Usually ships in 1-2 business days

  • Canadian
  • International
  • Standard, 48 States
  • Standard (AK, HI)
  • Express, 48 States
  • Express (AK, HI)
$33.50
Seller since 2014

Feedback rating:

(273)

Condition: New
Brand New Item.

Ships from: Chatham, NJ

Usually ships in 1-2 business days

  • Canadian
  • International
  • Standard, 48 States
  • Standard (AK, HI)
  • Express, 48 States
  • Express (AK, HI)
$45.00
Seller since 2014

Feedback rating:

(162)

Condition: New
Brand new.

Ships from: acton, MA

Usually ships in 1-2 business days

  • Standard, 48 States
  • Standard (AK, HI)
Page 1 of 1
Showing All
Close
Sort by
How Invention Begins: Echoes of Old Voices in the Rise of New Machines

Available on NOOK devices and apps  
  • NOOK Devices
  • Samsung Galaxy Tab 4 NOOK
  • NOOK HD/HD+ Tablet
  • NOOK
  • NOOK Color
  • NOOK Tablet
  • Tablet/Phone
  • NOOK for Windows 8 Tablet
  • NOOK for iOS
  • NOOK for Android
  • NOOK Kids for iPad
  • PC/Mac
  • NOOK for Windows 8
  • NOOK for PC
  • NOOK for Mac
  • NOOK for Web

Want a NOOK? Explore Now

NOOK Book (eBook)
$10.99
BN.com price
(Save 15%)$12.99 List Price

Overview


Invention--that single leap of a human mind that gives us all we create. Yet we make a mistake when we call a telephone or a light bulb an invention, says John Lienhard. In truth, light bulbs, airplanes, steam engines--these objects are the end results, the fruits, of vast aggregates of invention. They are not invention itself.

In How Invention Begins, Lienhard reconciles the ends of invention with the individual leaps upon which they are built, illuminating the vast web of individual inspirations that lie behind whole technologies. He traces, for instance, the way in which thousands of people applied their combined inventive genius to airplanes, railroad engines, and automobiles. As he does so, it becomes clear that a collective desire, an upwelling of fascination, a spirit of the times--a Zeitgeist--laid its hold upon inventors. The thing they all sought to create was speed itself.

Likewise, Lienhard shows that when we trace the astonishingly complex technology of printing books, we come at last to that which we desire from books--the knowledge, the learning, that they provide. Can we speak of speed or education as inventions? To do so, he concludes, is certainly no greater a stretch than it is to call radio or the telephone an "invention."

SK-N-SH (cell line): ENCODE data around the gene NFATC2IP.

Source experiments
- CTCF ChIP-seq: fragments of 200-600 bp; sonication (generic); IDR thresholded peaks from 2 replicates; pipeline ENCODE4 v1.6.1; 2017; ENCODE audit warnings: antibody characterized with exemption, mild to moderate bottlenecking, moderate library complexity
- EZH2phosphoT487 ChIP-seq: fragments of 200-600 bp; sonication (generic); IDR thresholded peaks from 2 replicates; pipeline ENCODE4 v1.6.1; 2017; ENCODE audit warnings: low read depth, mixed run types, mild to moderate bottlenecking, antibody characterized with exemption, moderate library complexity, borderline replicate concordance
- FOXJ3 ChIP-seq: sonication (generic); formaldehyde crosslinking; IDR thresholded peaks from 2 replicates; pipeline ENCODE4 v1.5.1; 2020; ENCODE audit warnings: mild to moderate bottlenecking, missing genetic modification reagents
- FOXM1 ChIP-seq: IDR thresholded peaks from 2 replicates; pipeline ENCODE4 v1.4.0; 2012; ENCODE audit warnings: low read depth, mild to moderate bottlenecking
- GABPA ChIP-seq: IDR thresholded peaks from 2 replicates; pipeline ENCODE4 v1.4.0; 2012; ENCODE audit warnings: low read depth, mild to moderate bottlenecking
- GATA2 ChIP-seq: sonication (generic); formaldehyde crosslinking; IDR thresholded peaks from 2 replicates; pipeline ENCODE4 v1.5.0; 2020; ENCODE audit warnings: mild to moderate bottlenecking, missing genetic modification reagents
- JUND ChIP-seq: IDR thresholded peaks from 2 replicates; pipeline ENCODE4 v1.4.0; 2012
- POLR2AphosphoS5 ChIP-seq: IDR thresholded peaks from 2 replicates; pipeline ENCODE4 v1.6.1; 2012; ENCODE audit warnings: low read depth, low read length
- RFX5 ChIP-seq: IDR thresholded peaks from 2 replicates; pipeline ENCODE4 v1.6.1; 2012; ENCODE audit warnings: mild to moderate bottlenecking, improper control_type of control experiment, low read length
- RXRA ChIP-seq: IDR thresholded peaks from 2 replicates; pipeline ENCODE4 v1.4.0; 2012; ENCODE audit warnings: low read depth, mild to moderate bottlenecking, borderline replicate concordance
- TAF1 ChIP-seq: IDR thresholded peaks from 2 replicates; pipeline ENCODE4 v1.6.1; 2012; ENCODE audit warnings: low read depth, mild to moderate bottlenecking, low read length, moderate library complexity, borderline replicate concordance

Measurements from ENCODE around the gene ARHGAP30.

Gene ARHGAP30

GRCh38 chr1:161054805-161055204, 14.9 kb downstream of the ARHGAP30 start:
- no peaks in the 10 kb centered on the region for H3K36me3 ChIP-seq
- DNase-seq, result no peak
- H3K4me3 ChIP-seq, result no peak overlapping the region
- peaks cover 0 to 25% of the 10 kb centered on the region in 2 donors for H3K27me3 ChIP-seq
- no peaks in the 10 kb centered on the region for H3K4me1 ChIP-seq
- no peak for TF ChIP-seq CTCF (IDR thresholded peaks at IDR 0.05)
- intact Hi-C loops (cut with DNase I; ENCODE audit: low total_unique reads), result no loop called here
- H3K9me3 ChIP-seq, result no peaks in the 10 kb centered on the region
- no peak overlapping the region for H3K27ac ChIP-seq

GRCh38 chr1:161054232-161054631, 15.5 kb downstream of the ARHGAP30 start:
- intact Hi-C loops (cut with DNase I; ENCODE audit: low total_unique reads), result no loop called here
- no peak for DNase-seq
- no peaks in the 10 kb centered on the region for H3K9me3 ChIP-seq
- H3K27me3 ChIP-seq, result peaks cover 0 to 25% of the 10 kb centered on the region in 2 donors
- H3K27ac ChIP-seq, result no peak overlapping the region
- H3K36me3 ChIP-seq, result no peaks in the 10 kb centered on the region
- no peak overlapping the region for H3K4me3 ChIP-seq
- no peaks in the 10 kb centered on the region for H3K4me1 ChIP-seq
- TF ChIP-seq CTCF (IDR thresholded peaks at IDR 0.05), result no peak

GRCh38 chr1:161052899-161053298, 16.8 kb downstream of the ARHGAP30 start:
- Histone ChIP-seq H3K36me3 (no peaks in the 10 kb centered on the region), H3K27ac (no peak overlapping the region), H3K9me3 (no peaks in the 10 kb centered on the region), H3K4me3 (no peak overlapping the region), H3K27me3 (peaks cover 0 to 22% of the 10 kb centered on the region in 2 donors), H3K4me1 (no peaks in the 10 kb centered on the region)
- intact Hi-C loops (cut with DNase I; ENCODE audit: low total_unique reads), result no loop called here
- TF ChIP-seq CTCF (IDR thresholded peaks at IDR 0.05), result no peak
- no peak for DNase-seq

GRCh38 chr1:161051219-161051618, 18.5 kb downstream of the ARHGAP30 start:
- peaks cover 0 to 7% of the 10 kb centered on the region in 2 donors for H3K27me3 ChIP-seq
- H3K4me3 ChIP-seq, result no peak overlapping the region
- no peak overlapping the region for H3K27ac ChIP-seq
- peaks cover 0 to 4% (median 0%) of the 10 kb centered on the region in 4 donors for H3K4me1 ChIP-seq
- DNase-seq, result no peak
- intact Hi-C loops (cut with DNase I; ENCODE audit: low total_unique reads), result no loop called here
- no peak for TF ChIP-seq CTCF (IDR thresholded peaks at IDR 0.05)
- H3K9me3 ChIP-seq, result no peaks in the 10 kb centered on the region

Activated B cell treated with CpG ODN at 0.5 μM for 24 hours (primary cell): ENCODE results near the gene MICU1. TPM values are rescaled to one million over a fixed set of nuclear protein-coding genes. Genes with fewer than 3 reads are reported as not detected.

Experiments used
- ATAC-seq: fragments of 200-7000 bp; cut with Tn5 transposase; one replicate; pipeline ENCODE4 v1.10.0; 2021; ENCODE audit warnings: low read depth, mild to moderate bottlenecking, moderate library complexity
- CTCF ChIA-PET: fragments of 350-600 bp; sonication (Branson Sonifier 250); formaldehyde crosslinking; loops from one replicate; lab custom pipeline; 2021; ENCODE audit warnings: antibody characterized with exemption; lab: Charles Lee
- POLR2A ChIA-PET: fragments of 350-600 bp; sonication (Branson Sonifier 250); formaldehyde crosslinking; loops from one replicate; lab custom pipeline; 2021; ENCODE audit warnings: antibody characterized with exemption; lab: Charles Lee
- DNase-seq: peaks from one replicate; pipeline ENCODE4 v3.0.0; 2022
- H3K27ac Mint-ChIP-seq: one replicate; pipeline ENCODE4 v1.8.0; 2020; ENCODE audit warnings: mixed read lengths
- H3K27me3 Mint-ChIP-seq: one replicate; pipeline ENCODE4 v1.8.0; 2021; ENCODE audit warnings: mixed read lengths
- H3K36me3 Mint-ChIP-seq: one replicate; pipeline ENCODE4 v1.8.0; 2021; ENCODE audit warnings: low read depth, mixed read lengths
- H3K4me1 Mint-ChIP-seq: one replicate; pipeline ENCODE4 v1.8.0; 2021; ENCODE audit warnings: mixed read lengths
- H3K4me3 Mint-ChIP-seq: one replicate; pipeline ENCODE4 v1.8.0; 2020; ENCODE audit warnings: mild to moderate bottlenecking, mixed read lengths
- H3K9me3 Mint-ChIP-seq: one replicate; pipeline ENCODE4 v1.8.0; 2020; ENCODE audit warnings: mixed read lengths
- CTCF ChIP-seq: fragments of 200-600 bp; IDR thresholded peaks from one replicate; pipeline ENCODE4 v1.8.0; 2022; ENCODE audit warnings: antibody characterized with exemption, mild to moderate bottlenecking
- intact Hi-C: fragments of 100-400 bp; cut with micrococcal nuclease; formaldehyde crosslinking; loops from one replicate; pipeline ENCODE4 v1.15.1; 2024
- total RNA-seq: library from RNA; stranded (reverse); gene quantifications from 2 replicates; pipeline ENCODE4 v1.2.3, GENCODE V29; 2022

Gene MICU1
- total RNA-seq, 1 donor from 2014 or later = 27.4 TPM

Throughout this marvelous volume, Lienhard illuminates these processes, these webs of insight or inspiration, by weaving a fabric of anecdote, history, and technical detail--all of which come together to provide a full and satisfying portrait of the true nature of invention.

Read More Show Less

Editorial Reviews

From Barnes & Noble
University of Houston professor Dr. John Lienhard doesn't want us to think of telephones, light bulbs, or railroad engines as inventions. The popular NPR host of The Engines of Our Ingenuity conceives of these modern wonders as end rewards of vast aggregates of invention. How Invention Begins presents the history of new machines as the incremental orchestration of individual genius and the triumph of the zeitgeist. Lienhard's keen sense of scientific marvels is balanced by his engineer's love of telling details. An exploration of scientific breakthroughs unlike any other.
From the Publisher

"Watt's genius was in devising a practical engine; Lienhard's genius is in telling the real story of invention."--New Scientist Magazine